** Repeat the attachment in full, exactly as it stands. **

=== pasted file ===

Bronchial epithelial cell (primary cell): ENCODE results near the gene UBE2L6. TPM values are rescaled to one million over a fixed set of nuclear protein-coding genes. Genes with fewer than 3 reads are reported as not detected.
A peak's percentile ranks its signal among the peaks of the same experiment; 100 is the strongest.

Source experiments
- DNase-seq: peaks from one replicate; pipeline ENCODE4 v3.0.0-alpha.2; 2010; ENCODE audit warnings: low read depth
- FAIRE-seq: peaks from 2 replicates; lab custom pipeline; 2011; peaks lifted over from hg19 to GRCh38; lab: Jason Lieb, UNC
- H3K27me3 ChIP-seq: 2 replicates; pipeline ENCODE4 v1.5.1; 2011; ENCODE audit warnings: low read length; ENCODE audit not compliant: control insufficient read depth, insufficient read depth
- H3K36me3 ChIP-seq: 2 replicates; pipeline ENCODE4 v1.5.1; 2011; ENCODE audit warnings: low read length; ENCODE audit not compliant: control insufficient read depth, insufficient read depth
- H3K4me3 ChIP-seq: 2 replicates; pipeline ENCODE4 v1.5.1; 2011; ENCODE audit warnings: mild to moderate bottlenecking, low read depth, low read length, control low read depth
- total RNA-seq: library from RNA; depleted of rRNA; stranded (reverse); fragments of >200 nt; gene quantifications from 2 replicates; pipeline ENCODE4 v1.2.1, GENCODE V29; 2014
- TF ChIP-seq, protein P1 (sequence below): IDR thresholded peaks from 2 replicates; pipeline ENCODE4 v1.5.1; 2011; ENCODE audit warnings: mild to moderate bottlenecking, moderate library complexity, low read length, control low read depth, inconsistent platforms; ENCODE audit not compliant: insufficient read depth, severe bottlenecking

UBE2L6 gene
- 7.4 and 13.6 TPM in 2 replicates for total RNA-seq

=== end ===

Bronchial epithelial cell (primary cell): ENCODE results near the gene UBE2L6. TPM values are rescaled to one million over a fixed set of nuclear protein-coding genes. Genes with fewer than 3 reads are reported as not detected.
A peak's percentile ranks its signal among the peaks of the same experiment; 100 is the strongest.

Source experiments
- DNase-seq: peaks from one replicate; pipeline ENCODE4 v3.0.0-alpha.2; 2010; ENCODE audit warnings: low read depth
- FAIRE-seq: peaks from 2 replicates; lab custom pipeline; 2011; peaks lifted over from hg19 to GRCh38; lab: Jason Lieb, UNC
- H3K27me3 ChIP-seq: 2 replicates; pipeline ENCODE4 v1.5.1; 2011; ENCODE audit warnings: low read length; ENCODE audit not compliant: control insufficient read depth, insufficient read depth
- H3K36me3 ChIP-seq: 2 replicates; pipeline ENCODE4 v1.5.1; 2011; ENCODE audit warnings: low read length; ENCODE audit not compliant: control insufficient read depth, insufficient read depth
- H3K4me3 ChIP-seq: 2 replicates; pipeline ENCODE4 v1.5.1; 2011; ENCODE audit warnings: mild to moderate bottlenecking, low read depth, low read length, control low read depth
- total RNA-seq: library from RNA; depleted of rRNA; stranded (reverse); fragments of >200 nt; gene quantifications from 2 replicates; pipeline ENCODE4 v1.2.1, GENCODE V29; 2014
- TF ChIP-seq, protein P1 (sequence below): IDR thresholded peaks from 2 replicates; pipeline ENCODE4 v1.5.1; 2011; ENCODE audit warnings: mild to moderate bottlenecking, moderate library complexity, low read length, control low read depth, inconsistent platforms; ENCODE audit not compliant: insufficient read depth, severe bottlenecking

UBE2L6 gene
- 7.4 and 13.6 TPM in 2 replicates for total RNA-seq